What Are Moscow's Preconditions for Abolishing a Ban on Flights with Georgia?

Russian Foreign Minister Sergey Lavrov says there is a possibility that Moscow will reconsider its ban on flights with Georgia if Tbilisi stabilizes the situation in the country and ensures the safety of Russian citizens.

In an interview with Russian media outlet Argumenti i Fakti, Lavrov said Moscow expects the Georgian government to realize the "danger and ineffectiveness of continuing to fuel the anti-Russian hysteria" as soon as possible, he said, referring to anti-Russian and anti-occupation rallies underway in Georgia since June 20.

“We cannot help but remain concerned about the attempts of several radically-minded members of the Georgian political elite to foster Russophobic sentiments and to drive a wedge between our peoples," Lavrov said, adding that these people “cannot even realize their actions and the damage that they inflict on their own country, on the well-being of their people, which to a significant extent depends on the quality of economic and humanitarian ties with Russia."

The politician added that certain Georgian politicians are trying to outclass each other in anti-Russian rhetoric to achieve their “selfish goals.”

Lavrov underlined it is important that Official Tbilisi find the strength to condemn the “shameful act by a local TV station, which aired assaults aimed at the President of Russia, resulting in an outcry in Georgian society itself." Here, he referred to private TV station Rustavi 2 whose TV anchor Giorgi Gabunia verbally assaulted President Putin during his live show earlier this month.

“We hope that the Georgian authorities will be able to stabilize the socio-political situation in the country and eliminate the existing threats to the security of Russians. If this happens, the necessary conditions will be created to consider the possibility of abolishing the precautionary measures taken by Russia, including the ban on air transportation to Georgia. We want to be friends and cooperate for the benefit of the citizens of Russia and Georgia.”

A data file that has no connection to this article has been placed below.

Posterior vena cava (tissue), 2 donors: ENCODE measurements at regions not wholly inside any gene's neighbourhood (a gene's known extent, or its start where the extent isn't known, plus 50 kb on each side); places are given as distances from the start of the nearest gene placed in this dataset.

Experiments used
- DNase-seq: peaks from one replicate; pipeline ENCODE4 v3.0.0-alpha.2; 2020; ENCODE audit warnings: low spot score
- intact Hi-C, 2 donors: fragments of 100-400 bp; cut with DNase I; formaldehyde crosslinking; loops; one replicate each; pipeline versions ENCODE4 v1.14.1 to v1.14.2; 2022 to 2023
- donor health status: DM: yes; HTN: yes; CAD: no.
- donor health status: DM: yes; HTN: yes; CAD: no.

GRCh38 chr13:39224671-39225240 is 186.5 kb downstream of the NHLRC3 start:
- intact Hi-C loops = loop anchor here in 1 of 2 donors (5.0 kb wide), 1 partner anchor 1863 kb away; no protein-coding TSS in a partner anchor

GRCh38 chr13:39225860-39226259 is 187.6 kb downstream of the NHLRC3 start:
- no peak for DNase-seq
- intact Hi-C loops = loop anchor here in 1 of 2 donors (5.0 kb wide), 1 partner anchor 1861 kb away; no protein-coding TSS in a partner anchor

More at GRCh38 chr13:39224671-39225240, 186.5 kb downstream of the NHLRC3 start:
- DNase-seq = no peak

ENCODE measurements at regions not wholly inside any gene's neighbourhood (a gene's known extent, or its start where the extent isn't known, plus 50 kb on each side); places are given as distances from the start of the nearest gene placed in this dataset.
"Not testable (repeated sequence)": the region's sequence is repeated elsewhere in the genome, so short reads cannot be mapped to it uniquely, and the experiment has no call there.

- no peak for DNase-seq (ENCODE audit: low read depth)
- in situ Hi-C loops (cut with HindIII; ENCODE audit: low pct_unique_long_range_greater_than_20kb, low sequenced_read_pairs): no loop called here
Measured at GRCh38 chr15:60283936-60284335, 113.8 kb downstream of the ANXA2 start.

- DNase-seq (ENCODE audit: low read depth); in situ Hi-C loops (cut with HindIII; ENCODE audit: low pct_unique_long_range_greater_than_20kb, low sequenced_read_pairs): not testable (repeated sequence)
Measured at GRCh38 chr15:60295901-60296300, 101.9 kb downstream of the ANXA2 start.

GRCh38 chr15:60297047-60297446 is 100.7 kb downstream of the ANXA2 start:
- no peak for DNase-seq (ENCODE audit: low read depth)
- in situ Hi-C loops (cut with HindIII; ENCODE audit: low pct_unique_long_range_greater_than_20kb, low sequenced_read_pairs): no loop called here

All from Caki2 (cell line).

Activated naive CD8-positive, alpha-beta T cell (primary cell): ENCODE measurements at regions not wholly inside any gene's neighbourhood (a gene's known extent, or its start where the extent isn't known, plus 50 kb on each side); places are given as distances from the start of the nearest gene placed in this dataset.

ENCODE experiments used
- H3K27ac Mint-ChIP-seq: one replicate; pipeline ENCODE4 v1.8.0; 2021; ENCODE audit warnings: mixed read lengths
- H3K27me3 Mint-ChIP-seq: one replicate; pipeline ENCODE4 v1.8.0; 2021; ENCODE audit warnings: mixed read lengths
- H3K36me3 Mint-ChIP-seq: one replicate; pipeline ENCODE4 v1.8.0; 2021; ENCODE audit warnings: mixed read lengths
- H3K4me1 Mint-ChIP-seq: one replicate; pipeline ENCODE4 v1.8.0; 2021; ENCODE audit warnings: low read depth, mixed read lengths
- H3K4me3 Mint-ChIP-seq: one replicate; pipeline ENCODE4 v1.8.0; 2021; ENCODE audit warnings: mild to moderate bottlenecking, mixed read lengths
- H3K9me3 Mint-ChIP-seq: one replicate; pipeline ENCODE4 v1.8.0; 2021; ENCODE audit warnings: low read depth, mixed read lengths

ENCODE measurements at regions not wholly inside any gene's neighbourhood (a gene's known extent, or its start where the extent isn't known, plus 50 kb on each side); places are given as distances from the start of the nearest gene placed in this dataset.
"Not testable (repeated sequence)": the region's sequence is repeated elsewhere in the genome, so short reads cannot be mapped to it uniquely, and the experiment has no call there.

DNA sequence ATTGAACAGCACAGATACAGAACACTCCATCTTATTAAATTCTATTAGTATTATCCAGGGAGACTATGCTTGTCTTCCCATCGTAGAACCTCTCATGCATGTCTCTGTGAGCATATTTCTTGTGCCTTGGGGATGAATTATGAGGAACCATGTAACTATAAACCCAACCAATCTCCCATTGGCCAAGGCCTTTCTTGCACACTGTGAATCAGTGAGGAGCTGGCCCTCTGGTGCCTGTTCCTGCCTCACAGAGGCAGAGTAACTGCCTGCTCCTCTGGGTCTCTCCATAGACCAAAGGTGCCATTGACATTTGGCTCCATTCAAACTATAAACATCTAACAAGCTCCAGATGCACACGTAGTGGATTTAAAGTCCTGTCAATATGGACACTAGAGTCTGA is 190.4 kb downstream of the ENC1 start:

Earlier this month, Lavrov also said Moscow suspects that Washington is trying to inhibit Russia and Georgia from normalizing their ties.

Georgian journalists asked the founder and Chair of the ruling Georgian Dream (GD) party, Bidzina Ivanishvili to comment on Lavrov’s statements.

“What happened in Rustavi 2 is a shame not only for that TV company but for our whole country and our culture and identity… Of course I condemn Gabunia’s action and it was judged by the whole of Georgian society,” Ivanishvili said. He did not comment on Lavrov’s other statements.

A number of Georgian opposition parties claim the ruling party and Kremlin have a similar narrative in demanding a proper response to Rustavi 2 and stabilizing the socio-political situation in Georgia. Khatia Dekanoidze, member of the United National Movement, which is often linked with Rustavi 2, says that Moscow directly tasked Georgia to attack the pro-western opposition and silence TV station Rustavi 2.

“Lavrov’s statements see an interference in the domestic affairs of Georgia. The government should give him a proper response,” she said.

Opposition European Georgia also believes that Lavrov’s statements are synchronized with the Georgian government’s comments.

“For both the Georgian government and Moscow, it is important to silence all free channels where Georgian society freely expresses its position. Their position is also similar regarding Rustavi 2,” party MP Zurab Chiaberashvili said.

Head of the National-Democratic party in Georgia, Bachuki Kardava, says the Kremlin’s target at present is Rustavi 2, pro-western opposition and anti-occupation rally participants of Georgian society.

“Lavrov believes his ally in Georgia is Ivanishvili and his government. The authorities have become the puppets of the Kremlin,” Kardava stressed.

Large-scale anti-Russian protests were launched in Tbilisi on June 20 on the visit of Russian parliamentarians. The demonstrations were sparked by a session of the General Assembly of the International Assembly on Orthodoxy (IAO). Following the approved protocol, Head of the Russian delegation, State Duma MP Sergey Gavrilov, who is the IAO president, took the Speaker’s seat in the Georgian parliament. Outraged by this action, the Georgian opposition disrupted the event and outside protests ended in an attempt to break into the parliament building. The Russian MPs had to leave the country and the assembly was wrapped up.

On June 21, 2019, Russian President Vladimir Putin signed a decree banning Russian airlines from flying to Georgia which took effect on July 8.

By Thea Morrison

Image source: nationalturk.com

18 July 2019 18:49